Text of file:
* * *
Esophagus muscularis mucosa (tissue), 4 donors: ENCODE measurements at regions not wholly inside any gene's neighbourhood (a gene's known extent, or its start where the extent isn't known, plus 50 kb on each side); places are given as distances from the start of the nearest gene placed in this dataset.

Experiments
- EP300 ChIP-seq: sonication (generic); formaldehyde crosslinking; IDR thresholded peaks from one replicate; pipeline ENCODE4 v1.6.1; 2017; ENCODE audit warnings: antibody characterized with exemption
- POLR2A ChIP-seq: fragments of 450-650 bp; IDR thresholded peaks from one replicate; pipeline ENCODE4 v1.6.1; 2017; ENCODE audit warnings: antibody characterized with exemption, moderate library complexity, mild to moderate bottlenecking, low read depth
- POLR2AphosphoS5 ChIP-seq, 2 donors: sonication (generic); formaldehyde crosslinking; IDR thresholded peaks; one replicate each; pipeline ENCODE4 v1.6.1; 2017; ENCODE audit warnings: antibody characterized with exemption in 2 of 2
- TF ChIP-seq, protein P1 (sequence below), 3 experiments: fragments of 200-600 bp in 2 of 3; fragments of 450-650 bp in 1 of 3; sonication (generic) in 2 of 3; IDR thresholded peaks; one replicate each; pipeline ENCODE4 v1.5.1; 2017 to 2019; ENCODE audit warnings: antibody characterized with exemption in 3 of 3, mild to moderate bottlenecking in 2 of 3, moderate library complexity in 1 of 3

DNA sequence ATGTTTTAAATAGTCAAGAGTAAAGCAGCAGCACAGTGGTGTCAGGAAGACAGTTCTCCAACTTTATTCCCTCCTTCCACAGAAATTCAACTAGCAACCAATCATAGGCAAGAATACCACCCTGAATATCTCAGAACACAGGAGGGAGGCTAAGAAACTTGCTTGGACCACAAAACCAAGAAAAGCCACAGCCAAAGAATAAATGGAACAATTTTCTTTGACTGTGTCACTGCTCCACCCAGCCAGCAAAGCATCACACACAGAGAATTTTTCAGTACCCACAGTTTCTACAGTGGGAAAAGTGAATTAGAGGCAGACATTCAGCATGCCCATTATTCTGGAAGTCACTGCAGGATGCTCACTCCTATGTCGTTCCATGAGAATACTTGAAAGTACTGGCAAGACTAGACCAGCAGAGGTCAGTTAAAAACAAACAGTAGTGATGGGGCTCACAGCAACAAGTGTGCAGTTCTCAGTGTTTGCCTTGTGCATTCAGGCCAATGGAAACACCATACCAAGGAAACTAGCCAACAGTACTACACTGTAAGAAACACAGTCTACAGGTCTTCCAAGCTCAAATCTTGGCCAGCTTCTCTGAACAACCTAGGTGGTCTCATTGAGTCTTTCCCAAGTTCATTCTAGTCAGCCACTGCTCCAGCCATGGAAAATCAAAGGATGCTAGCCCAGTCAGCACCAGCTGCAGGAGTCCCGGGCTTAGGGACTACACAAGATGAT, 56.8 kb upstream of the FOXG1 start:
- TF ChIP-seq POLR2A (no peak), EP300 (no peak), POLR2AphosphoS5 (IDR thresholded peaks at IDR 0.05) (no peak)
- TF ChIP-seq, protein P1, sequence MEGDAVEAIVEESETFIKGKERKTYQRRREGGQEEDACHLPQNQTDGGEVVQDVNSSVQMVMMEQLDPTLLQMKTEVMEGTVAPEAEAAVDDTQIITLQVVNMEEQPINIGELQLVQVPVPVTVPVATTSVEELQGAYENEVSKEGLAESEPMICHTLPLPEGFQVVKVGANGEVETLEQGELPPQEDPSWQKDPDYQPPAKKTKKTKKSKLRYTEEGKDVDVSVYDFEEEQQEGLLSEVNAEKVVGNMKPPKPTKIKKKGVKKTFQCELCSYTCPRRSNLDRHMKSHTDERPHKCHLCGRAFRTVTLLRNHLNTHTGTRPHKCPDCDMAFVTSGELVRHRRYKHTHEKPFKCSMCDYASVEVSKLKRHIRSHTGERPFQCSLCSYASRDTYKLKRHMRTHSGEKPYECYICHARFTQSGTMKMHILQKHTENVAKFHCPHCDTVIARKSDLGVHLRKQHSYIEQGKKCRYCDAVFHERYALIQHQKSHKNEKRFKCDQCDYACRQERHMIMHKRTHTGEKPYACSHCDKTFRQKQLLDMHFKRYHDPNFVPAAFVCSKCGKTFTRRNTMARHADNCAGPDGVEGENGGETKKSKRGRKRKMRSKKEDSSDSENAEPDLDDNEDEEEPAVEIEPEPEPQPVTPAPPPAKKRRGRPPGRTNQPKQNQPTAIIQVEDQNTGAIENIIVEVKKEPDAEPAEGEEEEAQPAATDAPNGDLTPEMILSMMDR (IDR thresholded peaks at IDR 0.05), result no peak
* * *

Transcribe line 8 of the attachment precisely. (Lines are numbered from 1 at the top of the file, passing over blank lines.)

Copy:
- TF ChIP-seq POLR2A (no peak), EP300 (no peak), POLR2AphosphoS5 (IDR thresholded peaks at IDR 0.05) (no peak)